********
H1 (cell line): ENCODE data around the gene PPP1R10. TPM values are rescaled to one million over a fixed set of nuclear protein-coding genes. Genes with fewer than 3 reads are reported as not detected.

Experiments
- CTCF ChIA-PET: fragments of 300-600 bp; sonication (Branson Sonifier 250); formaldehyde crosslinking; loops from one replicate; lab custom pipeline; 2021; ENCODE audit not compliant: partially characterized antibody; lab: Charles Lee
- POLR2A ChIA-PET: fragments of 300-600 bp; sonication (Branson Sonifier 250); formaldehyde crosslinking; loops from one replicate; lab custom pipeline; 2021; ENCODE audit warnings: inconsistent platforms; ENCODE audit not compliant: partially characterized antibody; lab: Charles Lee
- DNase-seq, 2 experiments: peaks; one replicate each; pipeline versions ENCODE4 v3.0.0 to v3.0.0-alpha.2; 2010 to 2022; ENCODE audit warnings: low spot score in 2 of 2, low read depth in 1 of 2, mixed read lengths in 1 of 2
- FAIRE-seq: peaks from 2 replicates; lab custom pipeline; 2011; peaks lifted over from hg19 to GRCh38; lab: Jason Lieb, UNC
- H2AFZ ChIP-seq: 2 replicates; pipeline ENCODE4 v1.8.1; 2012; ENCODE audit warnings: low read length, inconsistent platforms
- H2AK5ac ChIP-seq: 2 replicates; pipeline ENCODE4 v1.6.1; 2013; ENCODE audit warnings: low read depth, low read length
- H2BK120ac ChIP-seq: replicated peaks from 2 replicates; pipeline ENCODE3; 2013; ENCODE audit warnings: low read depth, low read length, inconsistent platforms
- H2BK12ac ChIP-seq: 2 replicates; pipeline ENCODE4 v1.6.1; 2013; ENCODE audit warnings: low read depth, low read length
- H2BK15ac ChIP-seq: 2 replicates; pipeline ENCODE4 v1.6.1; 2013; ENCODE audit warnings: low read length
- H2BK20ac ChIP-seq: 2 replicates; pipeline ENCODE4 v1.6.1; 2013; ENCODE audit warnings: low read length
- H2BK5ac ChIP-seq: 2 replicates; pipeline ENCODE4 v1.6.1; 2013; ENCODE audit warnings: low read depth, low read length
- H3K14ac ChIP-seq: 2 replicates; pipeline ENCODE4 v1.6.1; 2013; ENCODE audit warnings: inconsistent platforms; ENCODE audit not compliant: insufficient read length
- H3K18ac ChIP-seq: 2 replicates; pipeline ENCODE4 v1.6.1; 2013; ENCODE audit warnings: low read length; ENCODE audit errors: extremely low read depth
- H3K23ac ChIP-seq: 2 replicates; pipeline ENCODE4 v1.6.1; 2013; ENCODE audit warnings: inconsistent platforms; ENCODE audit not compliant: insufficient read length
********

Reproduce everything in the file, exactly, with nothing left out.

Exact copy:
H1 (cell line): ENCODE data around the gene PPP1R10. TPM values are rescaled to one million over a fixed set of nuclear protein-coding genes. Genes with fewer than 3 reads are reported as not detected.

Experiments
- CTCF ChIA-PET: fragments of 300-600 bp; sonication (Branson Sonifier 250); formaldehyde crosslinking; loops from one replicate; lab custom pipeline; 2021; ENCODE audit not compliant: partially characterized antibody; lab: Charles Lee
- POLR2A ChIA-PET: fragments of 300-600 bp; sonication (Branson Sonifier 250); formaldehyde crosslinking; loops from one replicate; lab custom pipeline; 2021; ENCODE audit warnings: inconsistent platforms; ENCODE audit not compliant: partially characterized antibody; lab: Charles Lee
- DNase-seq, 2 experiments: peaks; one replicate each; pipeline versions ENCODE4 v3.0.0 to v3.0.0-alpha.2; 2010 to 2022; ENCODE audit warnings: low spot score in 2 of 2, low read depth in 1 of 2, mixed read lengths in 1 of 2
- FAIRE-seq: peaks from 2 replicates; lab custom pipeline; 2011; peaks lifted over from hg19 to GRCh38; lab: Jason Lieb, UNC
- H2AFZ ChIP-seq: 2 replicates; pipeline ENCODE4 v1.8.1; 2012; ENCODE audit warnings: low read length, inconsistent platforms
- H2AK5ac ChIP-seq: 2 replicates; pipeline ENCODE4 v1.6.1; 2013; ENCODE audit warnings: low read depth, low read length
- H2BK120ac ChIP-seq: replicated peaks from 2 replicates; pipeline ENCODE3; 2013; ENCODE audit warnings: low read depth, low read length, inconsistent platforms
- H2BK12ac ChIP-seq: 2 replicates; pipeline ENCODE4 v1.6.1; 2013; ENCODE audit warnings: low read depth, low read length
- H2BK15ac ChIP-seq: 2 replicates; pipeline ENCODE4 v1.6.1; 2013; ENCODE audit warnings: low read length
- H2BK20ac ChIP-seq: 2 replicates; pipeline ENCODE4 v1.6.1; 2013; ENCODE audit warnings: low read length
- H2BK5ac ChIP-seq: 2 replicates; pipeline ENCODE4 v1.6.1; 2013; ENCODE audit warnings: low read depth, low read length
- H3K14ac ChIP-seq: 2 replicates; pipeline ENCODE4 v1.6.1; 2013; ENCODE audit warnings: inconsistent platforms; ENCODE audit not compliant: insufficient read length
- H3K18ac ChIP-seq: 2 replicates; pipeline ENCODE4 v1.6.1; 2013; ENCODE audit warnings: low read length; ENCODE audit errors: extremely low read depth
- H3K23ac ChIP-seq: 2 replicates; pipeline ENCODE4 v1.6.1; 2013; ENCODE audit warnings: inconsistent platforms; ENCODE audit not compliant: insufficient read length